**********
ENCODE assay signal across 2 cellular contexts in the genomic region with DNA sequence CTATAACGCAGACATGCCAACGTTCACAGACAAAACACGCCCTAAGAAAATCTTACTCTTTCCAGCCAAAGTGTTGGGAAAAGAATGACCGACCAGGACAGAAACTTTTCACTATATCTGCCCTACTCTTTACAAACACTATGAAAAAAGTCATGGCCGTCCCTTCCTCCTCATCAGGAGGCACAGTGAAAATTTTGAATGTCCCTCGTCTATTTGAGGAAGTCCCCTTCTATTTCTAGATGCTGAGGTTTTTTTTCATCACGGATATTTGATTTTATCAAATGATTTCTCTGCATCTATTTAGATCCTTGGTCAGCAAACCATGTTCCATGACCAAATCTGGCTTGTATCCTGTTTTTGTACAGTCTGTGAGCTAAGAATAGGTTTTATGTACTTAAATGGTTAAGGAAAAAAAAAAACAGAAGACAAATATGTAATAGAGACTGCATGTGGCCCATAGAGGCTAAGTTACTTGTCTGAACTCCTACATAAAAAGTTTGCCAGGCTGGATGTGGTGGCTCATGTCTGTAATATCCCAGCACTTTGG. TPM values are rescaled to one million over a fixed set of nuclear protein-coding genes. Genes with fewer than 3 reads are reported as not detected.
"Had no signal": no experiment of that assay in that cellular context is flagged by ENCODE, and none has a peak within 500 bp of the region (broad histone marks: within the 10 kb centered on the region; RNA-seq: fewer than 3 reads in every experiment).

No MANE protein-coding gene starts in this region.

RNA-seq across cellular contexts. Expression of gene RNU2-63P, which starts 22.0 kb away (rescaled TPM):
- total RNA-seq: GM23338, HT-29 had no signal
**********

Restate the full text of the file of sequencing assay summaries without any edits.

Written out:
ENCODE assay signal across 2 cellular contexts in the genomic region with DNA sequence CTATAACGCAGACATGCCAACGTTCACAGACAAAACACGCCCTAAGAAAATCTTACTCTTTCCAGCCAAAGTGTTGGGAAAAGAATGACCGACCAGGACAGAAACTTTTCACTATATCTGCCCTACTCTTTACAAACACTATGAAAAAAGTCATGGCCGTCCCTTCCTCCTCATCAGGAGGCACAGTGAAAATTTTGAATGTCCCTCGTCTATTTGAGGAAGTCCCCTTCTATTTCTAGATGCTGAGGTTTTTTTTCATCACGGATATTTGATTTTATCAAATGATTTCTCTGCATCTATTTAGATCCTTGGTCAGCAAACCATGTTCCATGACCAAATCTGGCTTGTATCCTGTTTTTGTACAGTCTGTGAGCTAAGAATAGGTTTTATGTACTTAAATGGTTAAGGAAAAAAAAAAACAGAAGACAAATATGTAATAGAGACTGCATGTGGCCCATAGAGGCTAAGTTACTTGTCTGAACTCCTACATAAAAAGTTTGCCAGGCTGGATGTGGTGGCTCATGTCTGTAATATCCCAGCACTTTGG. TPM values are rescaled to one million over a fixed set of nuclear protein-coding genes. Genes with fewer than 3 reads are reported as not detected.
"Had no signal": no experiment of that assay in that cellular context is flagged by ENCODE, and none has a peak within 500 bp of the region (broad histone marks: within the 10 kb centered on the region; RNA-seq: fewer than 3 reads in every experiment).

No MANE protein-coding gene starts in this region.

RNA-seq across cellular contexts. Expression of gene RNU2-63P, which starts 22.0 kb away (rescaled TPM):
- total RNA-seq: GM23338, HT-29 had no signal